Review: Noémie Goudal at Edel Assanti’s new London gallery


Spliced ​​climate and decomposed images: Noémie Goudal in Edel Assanti’s new London gallery

French artist Noémie Goudal’s new show “Post Atlantica” pioneers Edel Asanti’s new Fitzlovia gallery, a deep exploration of climate, philosophy and natural history.

There is no certainty in Noemi Gudal’s work. Landscapes are blended and perspectives are built. The depth is fantastic and elastic in time. The image is corrupted, another image is running.

Like the realm she travels, Gudal practice flows and erupts with both ancient and modern knowledge. The theory emerges from the dusty leaves of natural history and through the rest of the geological survey. Prehistoric territories are calculated in primitive and technical ways, from paper crafts to optical engineering. It’s the realm of theater and magic tricks. Not only of philosophy and discovery.

For the past decade, Goudal’s work has scrutinized the notions of time and geography, but her current corpus is Post Trantica, Especially paleoclimatology-adjusted for the study of past climates. Investigate the deep expanse of the past to get a glimpse of the future. “It’s the exact melting point that stirs your imagination,” she says.

Noemi Gudal, installation view of “Post Atlantica” at Edel Asanti in 2022 © Will Amlot, courtesy of Edel Assanti

The latest iteration of this work, produced over the last nine months, is at Edel Astanti’s new Fitzlovia Gallery on the grounds of the former Ames House, the first YWCA (Young Women’s Christian Association) hostel since 1904. Form the first show of. London-based architect Sanchez Benton pays homage to the historic role in the liberation of women in the late 19th century, retaining the essence of the original Arts & Crafts style while being full of natural light and connection. I have a generous proportion for the whole family. The room, as the Sanchez Benton team explains. ”

Center stage, 4m high jitter equipment, PhoenixAscend to the rafters. The tropical palm glitch matrix, which is actually a anamorphosis of photographs formed from already “decomposed” images. “Everyone says the image is flat. I don’t think so at all,” says Goudal. Phoenix About image depletion and the limits of trust. The pace at which our planet is changing is beyond understanding, and in fact it was within our own anthropocentric time frame that we believed that the world was flat.

left: Phoenix IV2021; Correct: Phoenix VBy Noemi Gudal

As you approach the gallery from the two entrances of Little Tichfield Street and Mortimer Street, the triptych turns into a triptych in the picture (in sculptures and movies). There are three snow-covered Pyrenean cliffs (Plongée), Inspired by the study of water droplets 300 million years ago by naturalist Camille Duseau. Only by scrutiny, they reveal Gudal’s characteristic step-by-step intervention: cardboard and paper consciously mimic Duseau’s geological “splicing,” as the artist explains. “Literally cut through the mountains”. The wall projections represent the three jagged coasts from Collioure on the coast of southern France. Untitled (wave) – Black volcanic rocks are being hit by a storm. “They are very expressive, those rocks,” Gudal recalls. It is a landscape that artists have cherished since childhood.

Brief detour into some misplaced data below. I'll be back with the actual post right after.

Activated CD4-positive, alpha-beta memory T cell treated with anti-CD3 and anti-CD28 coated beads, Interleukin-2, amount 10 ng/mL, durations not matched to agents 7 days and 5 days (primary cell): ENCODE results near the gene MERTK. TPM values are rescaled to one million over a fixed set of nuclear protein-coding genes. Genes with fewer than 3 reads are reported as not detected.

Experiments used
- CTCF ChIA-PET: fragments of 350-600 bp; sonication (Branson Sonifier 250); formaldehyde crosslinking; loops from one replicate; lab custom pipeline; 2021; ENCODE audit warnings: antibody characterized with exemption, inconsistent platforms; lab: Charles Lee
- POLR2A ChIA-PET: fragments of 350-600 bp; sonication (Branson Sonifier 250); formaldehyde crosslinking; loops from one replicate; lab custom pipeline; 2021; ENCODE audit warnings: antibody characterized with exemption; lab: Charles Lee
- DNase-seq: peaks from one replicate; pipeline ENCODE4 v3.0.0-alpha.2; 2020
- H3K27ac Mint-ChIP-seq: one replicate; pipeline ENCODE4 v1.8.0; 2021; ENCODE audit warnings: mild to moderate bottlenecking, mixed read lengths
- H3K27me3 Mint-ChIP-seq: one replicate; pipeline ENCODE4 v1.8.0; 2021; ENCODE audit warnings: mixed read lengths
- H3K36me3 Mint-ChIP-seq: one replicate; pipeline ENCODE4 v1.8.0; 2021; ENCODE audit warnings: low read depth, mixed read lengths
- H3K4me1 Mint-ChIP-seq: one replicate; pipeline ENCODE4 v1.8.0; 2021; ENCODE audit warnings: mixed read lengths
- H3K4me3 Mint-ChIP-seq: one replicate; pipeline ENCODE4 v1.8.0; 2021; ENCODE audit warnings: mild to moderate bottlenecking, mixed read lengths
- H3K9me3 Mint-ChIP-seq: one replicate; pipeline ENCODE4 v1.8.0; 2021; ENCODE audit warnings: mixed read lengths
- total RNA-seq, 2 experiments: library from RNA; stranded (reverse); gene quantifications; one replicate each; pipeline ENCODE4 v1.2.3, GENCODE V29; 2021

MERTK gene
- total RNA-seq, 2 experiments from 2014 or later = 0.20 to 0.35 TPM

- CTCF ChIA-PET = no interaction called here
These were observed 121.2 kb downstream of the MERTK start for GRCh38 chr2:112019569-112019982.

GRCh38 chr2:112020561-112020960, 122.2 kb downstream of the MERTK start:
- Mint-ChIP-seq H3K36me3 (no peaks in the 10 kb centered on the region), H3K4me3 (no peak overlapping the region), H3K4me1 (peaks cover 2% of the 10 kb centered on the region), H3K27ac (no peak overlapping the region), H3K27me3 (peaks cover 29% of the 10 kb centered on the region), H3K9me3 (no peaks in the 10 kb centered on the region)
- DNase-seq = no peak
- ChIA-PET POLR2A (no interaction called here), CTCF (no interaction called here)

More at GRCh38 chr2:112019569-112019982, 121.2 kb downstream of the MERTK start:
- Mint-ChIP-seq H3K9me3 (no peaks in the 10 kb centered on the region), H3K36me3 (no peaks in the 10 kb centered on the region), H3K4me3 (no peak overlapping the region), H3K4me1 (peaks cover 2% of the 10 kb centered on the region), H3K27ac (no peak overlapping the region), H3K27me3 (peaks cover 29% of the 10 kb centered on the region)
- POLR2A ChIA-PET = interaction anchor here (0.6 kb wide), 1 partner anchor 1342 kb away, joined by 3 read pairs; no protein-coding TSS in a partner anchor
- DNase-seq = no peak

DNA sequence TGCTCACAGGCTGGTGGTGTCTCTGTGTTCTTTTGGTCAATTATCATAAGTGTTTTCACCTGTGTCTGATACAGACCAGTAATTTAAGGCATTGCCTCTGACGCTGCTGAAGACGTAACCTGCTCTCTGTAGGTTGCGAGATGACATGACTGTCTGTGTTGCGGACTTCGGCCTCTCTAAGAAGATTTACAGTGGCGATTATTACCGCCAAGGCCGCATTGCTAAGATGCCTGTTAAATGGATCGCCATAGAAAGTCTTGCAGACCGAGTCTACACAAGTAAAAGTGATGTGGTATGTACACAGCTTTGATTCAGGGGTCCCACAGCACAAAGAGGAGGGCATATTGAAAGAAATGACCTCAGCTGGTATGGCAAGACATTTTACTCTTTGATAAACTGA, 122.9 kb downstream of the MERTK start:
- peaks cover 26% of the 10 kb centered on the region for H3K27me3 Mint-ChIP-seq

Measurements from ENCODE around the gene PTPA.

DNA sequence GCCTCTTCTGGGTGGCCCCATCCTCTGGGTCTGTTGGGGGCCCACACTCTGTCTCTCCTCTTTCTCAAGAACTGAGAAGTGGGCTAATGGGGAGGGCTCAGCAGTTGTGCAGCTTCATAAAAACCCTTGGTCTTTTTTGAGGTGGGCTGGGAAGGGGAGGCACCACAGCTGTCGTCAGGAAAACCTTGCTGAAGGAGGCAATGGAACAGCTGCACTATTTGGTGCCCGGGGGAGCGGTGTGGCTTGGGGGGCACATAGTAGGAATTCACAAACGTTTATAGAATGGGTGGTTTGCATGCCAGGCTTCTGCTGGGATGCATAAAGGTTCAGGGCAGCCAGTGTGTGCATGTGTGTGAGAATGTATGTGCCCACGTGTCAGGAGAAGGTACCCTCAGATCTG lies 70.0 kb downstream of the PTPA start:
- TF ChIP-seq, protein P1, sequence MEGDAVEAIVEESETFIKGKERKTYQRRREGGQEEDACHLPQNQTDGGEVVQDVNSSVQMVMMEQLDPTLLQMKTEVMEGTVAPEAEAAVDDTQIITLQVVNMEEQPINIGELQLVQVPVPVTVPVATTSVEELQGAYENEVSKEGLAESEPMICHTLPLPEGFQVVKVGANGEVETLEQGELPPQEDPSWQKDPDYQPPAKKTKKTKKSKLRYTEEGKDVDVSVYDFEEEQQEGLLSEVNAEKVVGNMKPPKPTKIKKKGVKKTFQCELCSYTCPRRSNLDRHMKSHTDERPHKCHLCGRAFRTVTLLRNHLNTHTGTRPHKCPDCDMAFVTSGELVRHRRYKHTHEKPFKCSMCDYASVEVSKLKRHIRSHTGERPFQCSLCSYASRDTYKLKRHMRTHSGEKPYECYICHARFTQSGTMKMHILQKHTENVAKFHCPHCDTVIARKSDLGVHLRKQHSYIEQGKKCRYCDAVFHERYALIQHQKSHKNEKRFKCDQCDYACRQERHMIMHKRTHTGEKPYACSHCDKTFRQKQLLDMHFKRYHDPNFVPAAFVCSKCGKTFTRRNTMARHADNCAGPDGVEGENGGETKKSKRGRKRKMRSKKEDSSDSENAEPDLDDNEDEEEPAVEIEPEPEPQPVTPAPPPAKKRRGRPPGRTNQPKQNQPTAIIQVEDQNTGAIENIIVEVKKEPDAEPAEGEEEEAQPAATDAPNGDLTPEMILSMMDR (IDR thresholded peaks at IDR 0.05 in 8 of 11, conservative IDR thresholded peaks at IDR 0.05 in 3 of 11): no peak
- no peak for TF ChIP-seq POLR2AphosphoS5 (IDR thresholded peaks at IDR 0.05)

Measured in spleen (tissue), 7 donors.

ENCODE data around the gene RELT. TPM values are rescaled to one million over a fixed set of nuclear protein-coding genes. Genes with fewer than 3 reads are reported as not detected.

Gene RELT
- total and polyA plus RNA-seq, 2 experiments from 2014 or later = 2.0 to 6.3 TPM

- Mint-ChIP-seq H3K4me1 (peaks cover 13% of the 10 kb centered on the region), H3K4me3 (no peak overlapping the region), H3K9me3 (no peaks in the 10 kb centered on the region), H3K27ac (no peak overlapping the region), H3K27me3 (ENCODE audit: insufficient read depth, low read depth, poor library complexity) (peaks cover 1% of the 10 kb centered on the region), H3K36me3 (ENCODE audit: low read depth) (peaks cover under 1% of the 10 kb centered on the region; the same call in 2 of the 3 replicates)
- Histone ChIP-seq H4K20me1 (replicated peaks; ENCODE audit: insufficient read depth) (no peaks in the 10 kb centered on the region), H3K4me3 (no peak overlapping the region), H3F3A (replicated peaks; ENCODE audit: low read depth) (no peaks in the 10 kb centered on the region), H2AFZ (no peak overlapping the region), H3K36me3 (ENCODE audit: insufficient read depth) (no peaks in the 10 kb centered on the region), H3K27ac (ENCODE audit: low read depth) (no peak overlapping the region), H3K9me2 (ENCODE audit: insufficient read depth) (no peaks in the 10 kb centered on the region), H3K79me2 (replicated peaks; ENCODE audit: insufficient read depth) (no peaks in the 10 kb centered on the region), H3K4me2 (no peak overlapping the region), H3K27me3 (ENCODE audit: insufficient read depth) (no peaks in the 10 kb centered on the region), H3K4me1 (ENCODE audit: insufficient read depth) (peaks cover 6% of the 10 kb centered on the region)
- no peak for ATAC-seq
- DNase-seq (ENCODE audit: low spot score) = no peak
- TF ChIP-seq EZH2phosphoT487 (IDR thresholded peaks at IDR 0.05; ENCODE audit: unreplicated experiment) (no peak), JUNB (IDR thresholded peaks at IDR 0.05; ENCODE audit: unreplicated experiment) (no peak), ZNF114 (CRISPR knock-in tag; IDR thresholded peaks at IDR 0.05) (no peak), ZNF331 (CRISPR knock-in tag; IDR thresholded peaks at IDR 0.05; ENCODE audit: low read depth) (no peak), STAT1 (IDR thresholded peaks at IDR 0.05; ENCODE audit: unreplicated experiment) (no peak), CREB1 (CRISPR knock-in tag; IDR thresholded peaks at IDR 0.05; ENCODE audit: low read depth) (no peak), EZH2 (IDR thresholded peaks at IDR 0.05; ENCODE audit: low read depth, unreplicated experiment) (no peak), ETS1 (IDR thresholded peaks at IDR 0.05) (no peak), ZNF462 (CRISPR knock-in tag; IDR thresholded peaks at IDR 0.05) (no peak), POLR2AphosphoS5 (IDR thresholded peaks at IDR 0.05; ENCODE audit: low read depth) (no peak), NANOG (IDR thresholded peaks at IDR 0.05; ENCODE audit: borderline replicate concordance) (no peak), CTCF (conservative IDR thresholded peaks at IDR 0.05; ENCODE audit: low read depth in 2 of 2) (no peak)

In both series, Goudal’s three-act structure (investigation, expedition, and chance encounter) brings a strong layer. Later she learned more about how to “go along the flow” to find inspiration. From the serendipity of the spring melting waters of the Great Circle of Gavarni (as Gudal says “as if the mountains were crying”) to confronting the full power of coastal storms. She is ready to adapt.

“Post-Atlantica” reveals the increased vitality of performance in Gudal practice. Her structure may be enacted “in Photoshop in 2 seconds”, but physical travel and transplantation is a process she needs, an “experience of living something with people”. Photos, on the other hand, are far from just documents. She says it’s a canvas for talking about environmental issues and a trace of a “beautiful moment.”

Noemi Gudal, installation view of “Post Atlantica” at Edel Asanti in 2022 © Will Amlot, courtesy of Edel Assanti

The final work of Gudal’s London exhibition, Exhale and inhaleIs a literal figurative bridge across this struggle between ideas and actions. The subject of the film is the Bering Strait, which freezes during the Last Glacial Period, suggesting that humans can cross the Arctic Circle to reach the Americas, and is pervaded by the political and meteorological drama of this geography. However, it is a completely alternative, equatorial landscape. After the movie inhales and then exhales, a 3m high background moves up and down from the swamp, a homage to the sails from the ancient sea, and a nod to “the land of travel.” We may temporarily change our point of view, but we cannot escape the spectacular movement of the planet. Exhale and inhale The question is, “What belongs to the land and how do we change the world?”

Kitsch, chimera, and appearance are all central to Gudal’s probing gestures. “Illusion helps to question this image,” she claims. Like each of us, works are devised, created, executed, and extinguished. The past is slippery and the future is even more vague. But it is this constant change in the ground that Noemi Gudal reminds us of the crystal, the clarity of hallucinations. §

Noemi Gudal, installation view of “Post Atlantica” at Edel Asanti in 2022 © Will Amlot, courtesy of Edel Assanti

Noemi Gudal, installation view of “Post Atlantica” at Edel Asanti in 2022 © Will Amlot, courtesy of Edel Assanti



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